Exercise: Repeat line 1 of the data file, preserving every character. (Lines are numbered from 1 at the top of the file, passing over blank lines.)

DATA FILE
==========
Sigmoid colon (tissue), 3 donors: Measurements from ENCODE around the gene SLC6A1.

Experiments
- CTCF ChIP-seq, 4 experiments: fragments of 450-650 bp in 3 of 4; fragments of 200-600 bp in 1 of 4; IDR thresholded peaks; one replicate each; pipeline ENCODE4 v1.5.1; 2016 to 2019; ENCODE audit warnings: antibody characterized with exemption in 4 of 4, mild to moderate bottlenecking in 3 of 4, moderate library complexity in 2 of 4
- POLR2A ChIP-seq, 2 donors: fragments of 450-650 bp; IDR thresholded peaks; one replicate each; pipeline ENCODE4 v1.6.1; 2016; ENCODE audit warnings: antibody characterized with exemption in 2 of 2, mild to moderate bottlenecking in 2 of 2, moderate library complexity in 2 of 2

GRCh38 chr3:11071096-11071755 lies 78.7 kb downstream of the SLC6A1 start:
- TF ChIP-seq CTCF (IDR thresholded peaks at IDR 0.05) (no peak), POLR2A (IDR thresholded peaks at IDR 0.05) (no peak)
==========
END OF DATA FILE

Sigmoid colon (tissue), 3 donors: Measurements from ENCODE around the gene SLC6A1.